Filing and fetching photos with ease
Written by Jeff Gabbard
Let’s face it – times have changed in photography.
In the old days, it was a dilemma of finding the negatives after they were processed and making a print before the negatives got lost, scratched or destroyed. (All right, some people were organized, but not me in those days.)
Today’s digital era brings entirely new obstacles to overcome in photo management – or maybe we should call it file management. But the goal remains the same – find the image you want and get it on the spread without losing or damaging the original. One of today’s new required skills is the mastery of your computer. Many students have played games or written a paper using a computer, but do they really know how to save a file in a place where it can be found later?
With a simple system, photos can be saved, found, copied and placed on a page in a matter of seconds. This process starts at the beginning, when you transfer the images from the card to the computer for the first time.
Just as some people swear by the brand of car they drive, many advisers swear by their system of managing digital files with various software solutions. It all boils down to finding a system that works for the staff. What I am going to describe is a system that works for me, both as a publications adviser and a professional photographer.
The most essential element is a program that will let you browse, sort and rename photos quickly. Why should a photographer spend hours renaming images one by one, if a program will do it for you in a few seconds?
Photo Mechanic is our program of choice, made by Camera Bits Inc. and found at camerabits.com. It makes the process of ingesting the images from the memory cards and renaming files a breeze. Pricing for schools is $127.50 for a single computer, which is 15% off normal pricing. They also offer discounts on 15 or more copies. Contact them for more information.
There are other programs out there, but Photo Mechanic is a favorite of working photojournalists and it is constantly being upgraded based on comments from users.
Our workflow begins with ingesting the photos from the memory card. Photo Mechanic automatically asks you to ingest when the program is running and a card is put in a card reader. In the ingest dialog box, you can choose to rename the images and give them a sequential number as they are written to the hard disk.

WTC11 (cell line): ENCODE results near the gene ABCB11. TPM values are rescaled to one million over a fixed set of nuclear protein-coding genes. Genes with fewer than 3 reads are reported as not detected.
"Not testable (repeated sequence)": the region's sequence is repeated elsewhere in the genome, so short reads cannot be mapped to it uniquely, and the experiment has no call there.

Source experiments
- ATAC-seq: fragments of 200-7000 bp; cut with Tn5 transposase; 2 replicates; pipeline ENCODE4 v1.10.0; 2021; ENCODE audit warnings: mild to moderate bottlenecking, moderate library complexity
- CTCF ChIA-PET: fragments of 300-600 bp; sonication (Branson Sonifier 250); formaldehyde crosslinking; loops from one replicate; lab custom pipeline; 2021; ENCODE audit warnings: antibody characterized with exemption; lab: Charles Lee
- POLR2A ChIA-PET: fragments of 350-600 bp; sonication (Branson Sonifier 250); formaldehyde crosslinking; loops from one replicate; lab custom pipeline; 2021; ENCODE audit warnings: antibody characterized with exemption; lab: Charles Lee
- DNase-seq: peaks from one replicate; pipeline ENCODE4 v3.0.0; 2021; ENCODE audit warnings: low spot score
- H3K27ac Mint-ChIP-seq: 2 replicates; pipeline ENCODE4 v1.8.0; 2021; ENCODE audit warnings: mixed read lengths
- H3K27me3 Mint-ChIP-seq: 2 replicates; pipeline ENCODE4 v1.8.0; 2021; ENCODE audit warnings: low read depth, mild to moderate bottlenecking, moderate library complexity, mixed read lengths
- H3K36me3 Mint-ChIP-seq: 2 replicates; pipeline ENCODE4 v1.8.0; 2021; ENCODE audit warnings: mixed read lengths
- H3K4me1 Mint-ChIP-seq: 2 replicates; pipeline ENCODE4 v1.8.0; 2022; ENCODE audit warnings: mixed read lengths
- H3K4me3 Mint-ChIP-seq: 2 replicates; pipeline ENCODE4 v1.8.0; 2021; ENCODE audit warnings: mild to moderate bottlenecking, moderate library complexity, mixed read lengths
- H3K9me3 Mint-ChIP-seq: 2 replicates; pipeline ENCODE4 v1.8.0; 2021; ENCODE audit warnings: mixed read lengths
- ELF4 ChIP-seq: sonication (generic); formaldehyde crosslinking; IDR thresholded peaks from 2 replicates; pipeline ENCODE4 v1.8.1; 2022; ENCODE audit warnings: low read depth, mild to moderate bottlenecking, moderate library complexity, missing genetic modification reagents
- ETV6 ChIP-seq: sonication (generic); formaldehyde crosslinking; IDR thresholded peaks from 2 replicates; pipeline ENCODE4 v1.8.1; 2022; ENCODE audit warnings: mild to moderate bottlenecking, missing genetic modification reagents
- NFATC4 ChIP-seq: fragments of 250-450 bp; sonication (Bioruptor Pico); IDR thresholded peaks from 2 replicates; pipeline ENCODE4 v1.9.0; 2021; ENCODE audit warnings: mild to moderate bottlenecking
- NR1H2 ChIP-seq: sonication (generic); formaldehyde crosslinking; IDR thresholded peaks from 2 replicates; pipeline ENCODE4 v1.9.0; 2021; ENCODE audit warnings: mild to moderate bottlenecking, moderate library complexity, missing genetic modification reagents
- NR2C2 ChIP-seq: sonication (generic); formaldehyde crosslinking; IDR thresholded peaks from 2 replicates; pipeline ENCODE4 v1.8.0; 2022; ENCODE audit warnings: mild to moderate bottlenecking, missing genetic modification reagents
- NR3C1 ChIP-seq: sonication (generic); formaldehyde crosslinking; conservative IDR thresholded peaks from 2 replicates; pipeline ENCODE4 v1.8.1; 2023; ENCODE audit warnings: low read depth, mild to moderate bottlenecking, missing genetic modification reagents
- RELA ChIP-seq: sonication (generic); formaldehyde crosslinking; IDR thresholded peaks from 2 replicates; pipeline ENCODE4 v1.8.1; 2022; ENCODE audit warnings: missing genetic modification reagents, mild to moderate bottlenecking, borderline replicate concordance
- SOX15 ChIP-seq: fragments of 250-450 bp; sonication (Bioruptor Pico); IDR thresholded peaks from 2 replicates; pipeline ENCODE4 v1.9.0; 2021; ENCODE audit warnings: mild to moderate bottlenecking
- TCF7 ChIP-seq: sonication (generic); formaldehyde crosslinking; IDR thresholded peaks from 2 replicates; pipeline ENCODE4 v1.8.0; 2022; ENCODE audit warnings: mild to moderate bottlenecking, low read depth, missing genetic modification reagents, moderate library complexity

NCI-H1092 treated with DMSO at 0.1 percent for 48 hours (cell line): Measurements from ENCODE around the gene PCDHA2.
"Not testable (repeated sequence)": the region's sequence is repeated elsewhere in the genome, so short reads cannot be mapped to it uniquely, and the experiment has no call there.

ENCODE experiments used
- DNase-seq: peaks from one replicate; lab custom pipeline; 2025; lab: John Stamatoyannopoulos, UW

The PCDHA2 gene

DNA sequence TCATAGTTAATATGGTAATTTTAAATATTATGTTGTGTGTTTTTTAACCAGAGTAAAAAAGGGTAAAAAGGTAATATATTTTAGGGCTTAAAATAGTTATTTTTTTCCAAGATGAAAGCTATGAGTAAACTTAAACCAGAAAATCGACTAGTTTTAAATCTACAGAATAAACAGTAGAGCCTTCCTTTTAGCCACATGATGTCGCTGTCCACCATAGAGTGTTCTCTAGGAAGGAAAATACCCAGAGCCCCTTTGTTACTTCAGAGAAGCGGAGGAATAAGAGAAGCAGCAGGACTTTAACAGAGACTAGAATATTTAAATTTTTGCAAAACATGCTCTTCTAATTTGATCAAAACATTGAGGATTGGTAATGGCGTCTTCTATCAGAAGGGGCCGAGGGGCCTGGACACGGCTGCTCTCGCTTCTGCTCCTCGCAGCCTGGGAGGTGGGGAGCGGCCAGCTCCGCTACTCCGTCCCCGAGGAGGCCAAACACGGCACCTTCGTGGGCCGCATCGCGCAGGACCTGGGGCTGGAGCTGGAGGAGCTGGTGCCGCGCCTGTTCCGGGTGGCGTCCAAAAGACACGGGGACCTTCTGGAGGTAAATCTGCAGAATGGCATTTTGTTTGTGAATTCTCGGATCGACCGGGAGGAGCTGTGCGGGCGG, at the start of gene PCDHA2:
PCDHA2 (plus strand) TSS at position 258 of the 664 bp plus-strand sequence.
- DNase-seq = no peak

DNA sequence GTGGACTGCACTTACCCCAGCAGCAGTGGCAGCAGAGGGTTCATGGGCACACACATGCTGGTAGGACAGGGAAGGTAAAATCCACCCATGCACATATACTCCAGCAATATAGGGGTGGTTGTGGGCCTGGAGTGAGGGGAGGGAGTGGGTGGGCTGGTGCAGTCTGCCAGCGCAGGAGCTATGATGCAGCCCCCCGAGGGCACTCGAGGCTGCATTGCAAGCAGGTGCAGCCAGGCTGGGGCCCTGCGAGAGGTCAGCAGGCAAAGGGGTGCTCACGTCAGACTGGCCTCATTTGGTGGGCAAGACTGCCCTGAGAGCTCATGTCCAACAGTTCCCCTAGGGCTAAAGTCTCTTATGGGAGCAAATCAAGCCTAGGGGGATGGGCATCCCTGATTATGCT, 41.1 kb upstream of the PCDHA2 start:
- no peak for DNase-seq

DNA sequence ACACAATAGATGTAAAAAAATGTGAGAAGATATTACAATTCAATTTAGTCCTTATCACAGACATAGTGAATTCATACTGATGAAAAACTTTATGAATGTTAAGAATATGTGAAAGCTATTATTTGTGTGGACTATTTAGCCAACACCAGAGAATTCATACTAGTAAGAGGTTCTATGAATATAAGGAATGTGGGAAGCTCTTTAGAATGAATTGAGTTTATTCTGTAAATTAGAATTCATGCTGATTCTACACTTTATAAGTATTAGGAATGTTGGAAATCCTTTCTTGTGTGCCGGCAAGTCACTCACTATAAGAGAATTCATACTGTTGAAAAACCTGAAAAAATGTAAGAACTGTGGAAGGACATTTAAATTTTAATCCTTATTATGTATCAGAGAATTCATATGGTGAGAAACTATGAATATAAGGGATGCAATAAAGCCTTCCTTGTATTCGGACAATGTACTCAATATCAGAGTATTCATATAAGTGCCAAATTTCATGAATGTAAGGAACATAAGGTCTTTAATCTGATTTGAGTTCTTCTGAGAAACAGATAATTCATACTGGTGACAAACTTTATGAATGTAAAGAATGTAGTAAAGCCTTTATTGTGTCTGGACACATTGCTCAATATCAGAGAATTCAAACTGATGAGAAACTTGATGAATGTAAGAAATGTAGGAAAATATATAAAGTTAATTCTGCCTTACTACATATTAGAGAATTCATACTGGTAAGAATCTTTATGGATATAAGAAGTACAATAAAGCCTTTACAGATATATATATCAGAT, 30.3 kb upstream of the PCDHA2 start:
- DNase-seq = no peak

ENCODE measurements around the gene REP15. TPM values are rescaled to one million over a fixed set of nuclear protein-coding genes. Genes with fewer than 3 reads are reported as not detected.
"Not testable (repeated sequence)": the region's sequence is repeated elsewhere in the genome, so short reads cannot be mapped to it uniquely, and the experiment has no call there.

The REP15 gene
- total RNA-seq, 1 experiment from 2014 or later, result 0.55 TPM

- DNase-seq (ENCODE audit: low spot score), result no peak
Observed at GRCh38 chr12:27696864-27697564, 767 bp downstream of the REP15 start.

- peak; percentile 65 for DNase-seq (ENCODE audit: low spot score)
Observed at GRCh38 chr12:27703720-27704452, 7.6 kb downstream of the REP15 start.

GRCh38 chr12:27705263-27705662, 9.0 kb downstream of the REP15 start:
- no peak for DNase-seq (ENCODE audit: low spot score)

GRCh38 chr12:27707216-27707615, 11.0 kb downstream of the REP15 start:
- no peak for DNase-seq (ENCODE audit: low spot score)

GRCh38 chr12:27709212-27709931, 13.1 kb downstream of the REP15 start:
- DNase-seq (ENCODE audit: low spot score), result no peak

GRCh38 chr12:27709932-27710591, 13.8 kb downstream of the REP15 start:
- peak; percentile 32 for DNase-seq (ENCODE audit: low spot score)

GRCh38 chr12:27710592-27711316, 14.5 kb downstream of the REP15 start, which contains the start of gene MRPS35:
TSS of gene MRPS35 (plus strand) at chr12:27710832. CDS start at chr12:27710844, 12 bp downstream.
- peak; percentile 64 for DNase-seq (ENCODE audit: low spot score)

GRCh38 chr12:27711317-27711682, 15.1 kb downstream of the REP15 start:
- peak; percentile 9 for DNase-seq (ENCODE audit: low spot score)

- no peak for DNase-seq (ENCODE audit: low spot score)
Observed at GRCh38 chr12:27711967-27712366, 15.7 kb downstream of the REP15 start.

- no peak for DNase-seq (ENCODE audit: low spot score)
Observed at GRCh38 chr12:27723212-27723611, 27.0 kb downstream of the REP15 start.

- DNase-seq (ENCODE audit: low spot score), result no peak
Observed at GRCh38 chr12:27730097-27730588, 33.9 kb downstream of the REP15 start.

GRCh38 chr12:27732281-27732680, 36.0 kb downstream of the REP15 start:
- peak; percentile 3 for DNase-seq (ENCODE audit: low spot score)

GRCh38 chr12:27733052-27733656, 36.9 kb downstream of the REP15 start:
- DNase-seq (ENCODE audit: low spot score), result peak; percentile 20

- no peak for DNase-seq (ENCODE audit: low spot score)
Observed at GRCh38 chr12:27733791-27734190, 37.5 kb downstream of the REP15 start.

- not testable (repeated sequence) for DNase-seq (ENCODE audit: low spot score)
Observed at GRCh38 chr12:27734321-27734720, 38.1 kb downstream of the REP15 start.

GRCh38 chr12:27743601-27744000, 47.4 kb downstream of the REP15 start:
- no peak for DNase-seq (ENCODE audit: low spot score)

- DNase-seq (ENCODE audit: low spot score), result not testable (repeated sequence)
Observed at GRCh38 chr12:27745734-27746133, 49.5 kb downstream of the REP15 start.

The key part in our system of image management is the naming system we use. Each photo contains a certain “code” to make finding images easy.
The first few letters of the image file name are an abbreviation for the event that was photographed, for example, FB designates football photos and BBB is for boys basketball.
This works for classroom shots as well. Keep the abbreviations short and have a list on the wall for students to refer to if necessary. We try to make the abbreviation easy enough to figure out without a key. This event code is followed by a dot. The next part of the file name contains the initials of the photographer. This makes photo credits simple. We keep a list on the wall of all photographers and their initials for reference. We always use all three initials in case we have photographers with the same first and last initial. I have yet to have a staff where two people have the same three initials.
Finally, we use a sequence number to differentiate between the images. So, a typical file name of an image might be FB.JLG.00001. At a glance, this tells us it is a football photo shot by Jeff Gabbard. We always set the sequence number to have five digits so we don’t run out of numbers over the course of the year.
So, no matter how many photos we shoot, we never have two photos with the same name.
We also use a simple system of filing the photos. Folders for each section of the yearbook are set up on the hard drive. Inside those folders are a series of folders for each spread topic. There are also some miscellaneous folders for items that do not have an entire spread devoted to them.
While the photographs are still being viewed in Photo Mechanic, the photographers select the “keepers” and delete the “dogs” and the rest are just kept in the topic folder. The keepers are then moved to a folder inside each topic folder called, guess what… Keepers. So, each topic has a general folder of images and another folder inside called Keepers.
These Keeper folders are where the staff members go to select photos for their spreads. If the photographers do not think the images are good enough to be put in the Keeper folders, then they cannot be used on a spread. This duty can also be left to photo editors, depending on the size of your staff.
By the way, you can never have too much hard drive space for storing photos. A one terabyte hard drive can be bought for less than $150 now, so it is money well spent.
Keeping digital images organized and sorted is not a hard project, if you plan ahead. Mostly, it is a matter of having a workable plan that your staff members will not deviate from all year for any reason. With digital photography, you may end up with 10,000 or more images in your library of photos. A workable system used consistently will save time for staff members and editors, who will know how and where to find the images they need.
Finally, it is important to make sure your photographers are well trained in photo editing. They should know a good photo from a bad one and never, ever select a photo that is out of focus or poorly lit. Only photos that are technically perfect and capture a decisive moment should be used in your yearbook.